The “Watertown Trunk Murder”
Dismemberment - An
elaborate plan to criminally acquire the property of her neighbors
Number of victims: 1
Date of murder:
April 23, 1908
Date of arrest: 4 days after
Date of birth: 1880
Sarah Brennan (her
neighbor, friend and landlady)
Method of murder:
Hitting in the back of the head with an axe
Location: Jefferson County, New York, USA
at Auburn State Prison on March 29,
took an axe to her neighbor Sarah Brennan, stuffed her corpse into a
trunk, then assumed Sarah's identity and ordered the deed to Sarah's
house transferred into her own (Mary's) name.
then evicted Sarah's husband (who had no idea where his wife was) from
the house and moved into it herself, bringing with her the trunk
containing Sarah's corpse. When she was found out, Mary tried to pin
the murder on her own husband James.
Mary Farmer TOOK
By Kathie Barnes
- Waterton Daily Times
Twenty-seven year old Mary
Farmer, a slight woman with partial facial paralysis, bears the rather
dubious distinction of being the only woman from Jefferson County ever
executed and the second woman in New York to be electrocuted.
Mary was convicted of what The
Times called in 1908 “one of the most fiendish murders ever.”
In 1908, Mary lived with her
husband, James, in a rather run-down house known as Barton Tavern on
Paddy Hill near Brownville.
Sarah Brennan was her neighbor,
friend and landlady. Sarah’s mutilated and decaying body was found in
a trunk belonging to Mary Farmer on April 27, 1908.
What was revealed in subsequent
investigation was a plot by Mary to take Sarah’s house and to murder
On Oct. 31, 1907, Irish-born
Mary O’Brien Farmer went to the Watertown offices of Atty. Francis P.
Burns and told him she was Sarah
Brennan and that she had a deed she wanted transferred to Mary Farmer.
The unsuspecting attorney obliged, Mary forged Sarah’s signature, and
the deed was filed with the county clerk.
Mary told her husband, James, a
mill worker who was overly fond of his ale, that she had purchased the
Brennan house for $1,200 and that Sarah Brennan was paying her $2.50
per week rent.
Mary said she got the money for
the house from an uncle in Buffalo.
James never questioned Mary,
although a rumor around Paddy Hill and Brownville that the Brennans
had sold their house to the Farmers was vehemently denied by Sarah and
Patrick (Patsy) Brennan.
No more was heard of the
so-called purchase until April 23, 1908, when Mary told Patsy Brennan
he must vacate his house and that Sarah had gone away and would never
return. She showed Patsy the deed made out to Mary Farmer.
Mary told Patsy several stories
about the fate of his wife, all leading up to Sarah’s refusal to
continue to live with her husband of 25 years. She was said to be at
several places in Watertown and in Duluth, Minn. and Chicago.
Sarah’s body actually was in a
trunk in Mary’s back room, a trunk later moved to the Brennan house
after Mary got an eviction notice against Patsy and he moved to the
nearby Riverside Hotel.*
On April 27, a distraught Patsy
and Sheriff Ezra D. Bellinger and Attorney Floyd L. Carlisle knocked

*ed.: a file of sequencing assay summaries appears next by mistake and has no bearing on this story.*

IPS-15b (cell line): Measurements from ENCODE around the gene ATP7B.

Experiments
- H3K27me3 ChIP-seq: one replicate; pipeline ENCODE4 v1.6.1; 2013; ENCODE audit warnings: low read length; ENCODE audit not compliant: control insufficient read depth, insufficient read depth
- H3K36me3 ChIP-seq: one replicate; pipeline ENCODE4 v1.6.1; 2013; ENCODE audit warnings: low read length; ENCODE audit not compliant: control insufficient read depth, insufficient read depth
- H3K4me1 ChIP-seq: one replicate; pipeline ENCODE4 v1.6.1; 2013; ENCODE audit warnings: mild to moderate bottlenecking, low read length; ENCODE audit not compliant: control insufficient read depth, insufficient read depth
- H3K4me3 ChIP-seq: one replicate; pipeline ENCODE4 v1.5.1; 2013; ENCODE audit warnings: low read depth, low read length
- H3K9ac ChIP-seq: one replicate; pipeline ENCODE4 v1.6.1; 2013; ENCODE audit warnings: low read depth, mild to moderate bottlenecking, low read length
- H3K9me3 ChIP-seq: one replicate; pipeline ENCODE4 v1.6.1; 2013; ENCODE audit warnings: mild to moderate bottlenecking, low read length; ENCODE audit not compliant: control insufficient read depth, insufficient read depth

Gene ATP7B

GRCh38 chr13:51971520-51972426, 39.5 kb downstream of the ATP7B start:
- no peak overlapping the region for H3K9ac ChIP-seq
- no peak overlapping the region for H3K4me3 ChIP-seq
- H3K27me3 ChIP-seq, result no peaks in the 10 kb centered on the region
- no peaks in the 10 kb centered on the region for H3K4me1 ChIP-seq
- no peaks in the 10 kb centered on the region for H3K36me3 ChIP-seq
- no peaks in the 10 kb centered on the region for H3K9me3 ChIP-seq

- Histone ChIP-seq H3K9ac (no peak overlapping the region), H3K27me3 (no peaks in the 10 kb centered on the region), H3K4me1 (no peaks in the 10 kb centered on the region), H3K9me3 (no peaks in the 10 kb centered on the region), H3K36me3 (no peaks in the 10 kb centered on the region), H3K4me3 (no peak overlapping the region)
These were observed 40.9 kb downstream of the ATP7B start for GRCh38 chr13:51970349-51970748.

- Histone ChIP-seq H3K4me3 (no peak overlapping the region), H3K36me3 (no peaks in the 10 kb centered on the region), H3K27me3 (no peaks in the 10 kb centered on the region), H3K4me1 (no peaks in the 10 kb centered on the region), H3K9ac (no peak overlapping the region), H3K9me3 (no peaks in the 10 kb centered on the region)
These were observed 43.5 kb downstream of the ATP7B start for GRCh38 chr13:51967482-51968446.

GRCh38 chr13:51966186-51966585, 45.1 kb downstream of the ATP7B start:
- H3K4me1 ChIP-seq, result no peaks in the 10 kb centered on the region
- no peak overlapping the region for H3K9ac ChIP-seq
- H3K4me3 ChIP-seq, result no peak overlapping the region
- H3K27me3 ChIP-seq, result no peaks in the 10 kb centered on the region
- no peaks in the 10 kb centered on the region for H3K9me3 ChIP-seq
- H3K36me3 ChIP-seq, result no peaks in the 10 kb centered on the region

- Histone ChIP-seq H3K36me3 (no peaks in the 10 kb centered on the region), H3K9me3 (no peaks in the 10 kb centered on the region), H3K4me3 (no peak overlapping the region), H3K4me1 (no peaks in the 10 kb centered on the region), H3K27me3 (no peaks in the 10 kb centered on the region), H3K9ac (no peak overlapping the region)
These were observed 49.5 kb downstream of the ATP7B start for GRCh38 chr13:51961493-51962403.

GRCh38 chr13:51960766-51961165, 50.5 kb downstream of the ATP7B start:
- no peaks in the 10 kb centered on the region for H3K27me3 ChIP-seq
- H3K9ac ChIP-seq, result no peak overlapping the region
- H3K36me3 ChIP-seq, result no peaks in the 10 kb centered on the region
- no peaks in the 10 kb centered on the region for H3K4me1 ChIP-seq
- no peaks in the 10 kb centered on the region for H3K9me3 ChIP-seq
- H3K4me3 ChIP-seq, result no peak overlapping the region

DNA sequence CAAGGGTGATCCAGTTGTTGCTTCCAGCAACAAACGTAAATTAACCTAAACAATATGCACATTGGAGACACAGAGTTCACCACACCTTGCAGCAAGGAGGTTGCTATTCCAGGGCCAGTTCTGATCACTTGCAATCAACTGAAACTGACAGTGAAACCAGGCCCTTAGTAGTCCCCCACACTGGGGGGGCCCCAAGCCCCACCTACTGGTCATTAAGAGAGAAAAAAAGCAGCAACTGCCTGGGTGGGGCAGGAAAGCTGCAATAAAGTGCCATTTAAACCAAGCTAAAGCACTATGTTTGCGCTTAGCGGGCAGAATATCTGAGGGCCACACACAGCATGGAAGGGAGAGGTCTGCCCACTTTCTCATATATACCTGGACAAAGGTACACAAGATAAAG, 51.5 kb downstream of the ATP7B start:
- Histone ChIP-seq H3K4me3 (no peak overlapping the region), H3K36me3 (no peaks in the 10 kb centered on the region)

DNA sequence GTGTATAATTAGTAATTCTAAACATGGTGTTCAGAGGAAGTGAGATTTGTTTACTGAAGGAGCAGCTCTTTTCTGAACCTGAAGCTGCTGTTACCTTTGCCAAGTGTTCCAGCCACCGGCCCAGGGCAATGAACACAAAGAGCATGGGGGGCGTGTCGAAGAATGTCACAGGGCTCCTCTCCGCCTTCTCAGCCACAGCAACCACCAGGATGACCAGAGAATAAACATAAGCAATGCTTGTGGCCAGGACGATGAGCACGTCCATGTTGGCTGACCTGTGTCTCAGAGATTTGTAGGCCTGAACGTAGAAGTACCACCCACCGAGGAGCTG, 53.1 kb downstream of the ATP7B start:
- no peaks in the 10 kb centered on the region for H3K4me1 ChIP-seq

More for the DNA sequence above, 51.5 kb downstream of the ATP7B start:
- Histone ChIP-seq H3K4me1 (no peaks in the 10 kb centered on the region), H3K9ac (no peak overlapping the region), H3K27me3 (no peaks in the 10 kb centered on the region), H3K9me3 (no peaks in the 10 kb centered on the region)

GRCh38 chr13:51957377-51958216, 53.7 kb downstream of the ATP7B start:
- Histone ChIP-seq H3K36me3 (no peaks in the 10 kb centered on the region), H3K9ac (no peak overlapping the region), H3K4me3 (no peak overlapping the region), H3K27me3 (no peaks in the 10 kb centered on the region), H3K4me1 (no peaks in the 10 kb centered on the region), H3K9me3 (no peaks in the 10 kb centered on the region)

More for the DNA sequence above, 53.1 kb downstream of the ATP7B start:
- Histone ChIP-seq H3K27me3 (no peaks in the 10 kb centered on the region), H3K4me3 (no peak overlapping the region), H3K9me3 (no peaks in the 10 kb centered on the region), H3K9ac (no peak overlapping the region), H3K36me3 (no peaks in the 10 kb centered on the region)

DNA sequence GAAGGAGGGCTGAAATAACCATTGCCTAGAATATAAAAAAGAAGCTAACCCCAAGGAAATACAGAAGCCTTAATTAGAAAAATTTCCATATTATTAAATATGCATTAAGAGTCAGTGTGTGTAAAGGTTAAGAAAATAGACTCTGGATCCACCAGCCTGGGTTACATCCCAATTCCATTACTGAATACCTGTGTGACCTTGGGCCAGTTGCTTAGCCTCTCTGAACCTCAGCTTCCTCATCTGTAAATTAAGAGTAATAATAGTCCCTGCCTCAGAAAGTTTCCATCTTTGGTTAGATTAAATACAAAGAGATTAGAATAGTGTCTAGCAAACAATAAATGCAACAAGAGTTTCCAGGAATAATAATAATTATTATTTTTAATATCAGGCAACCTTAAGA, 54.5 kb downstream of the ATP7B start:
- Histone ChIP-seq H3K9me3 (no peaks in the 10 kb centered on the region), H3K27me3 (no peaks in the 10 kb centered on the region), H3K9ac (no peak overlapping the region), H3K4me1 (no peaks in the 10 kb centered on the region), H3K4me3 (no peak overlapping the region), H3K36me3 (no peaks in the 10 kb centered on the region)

on the door of the Brennan house, where the Farmers had since moved.
After a thorough search of the
house, the law enforcement officials came to a back shed or summer
kitchen which contained several boxes and two trunks not yet unpacked
since the move.
The larger of the two trunks
belonged to Mary Farmer. Since it was locked and no key could be
produced, the sheriff broke the lock with a hammer.
When the trunk lid was opened,
the Times reported on April 28: “The sickening odor of decaying flesh
pervaded the room. A black cloth covered the contents of the trunk,
which was little more than two-thirds filled. But when the cloth was
pulled back a trifle, the stockinged outlines of a human foot and leg
protruded. The cloth was the black skirt of a woman. The body was
resting upon the face, the legs bent at the knees and the feet
sticking upwards nearly to the top of the trunk. One end of the trunk
was smeared with blood and here the horrified officers disclosed the
head, blood-clotted, the back crushed in as with a blunt instrument.
There was considerable blood in the bottom of the trunk and some of it
had oozed through upon the floor in the corner.”
The Times account continued,
“Mr. and Mrs. Farmer disclaimed all knowledge of the body. They knew
nothing about it, they said.”
Mary and James were arrested and
Mary first told police James had murdered Sarah, but later changed her
story and said she had done it herself, hitting Sarah in the back of
the head with an axe.
Mary and James were taken to the
county jail, Mary carrying the couple’s infant son, Peter, to whom the
Brennan property was deeded Jan. 7, 1908.
Mary went to trial June 16,
1908, in the Jefferson County Courthouse before Justice Watson M.
Rogers. She was prosecuted by Dist. Atty. F. B. Pitcher, who was
assisted by Carlisle. Mary’s defense was conducted by Attys. John B.
Coughlin and Robert Willcox.
The defense attempted to show
that Mary was insane or that Sarah’s murder came about as a result of
a fight between the two women, with Mary striking Sarah in
After deliberating only three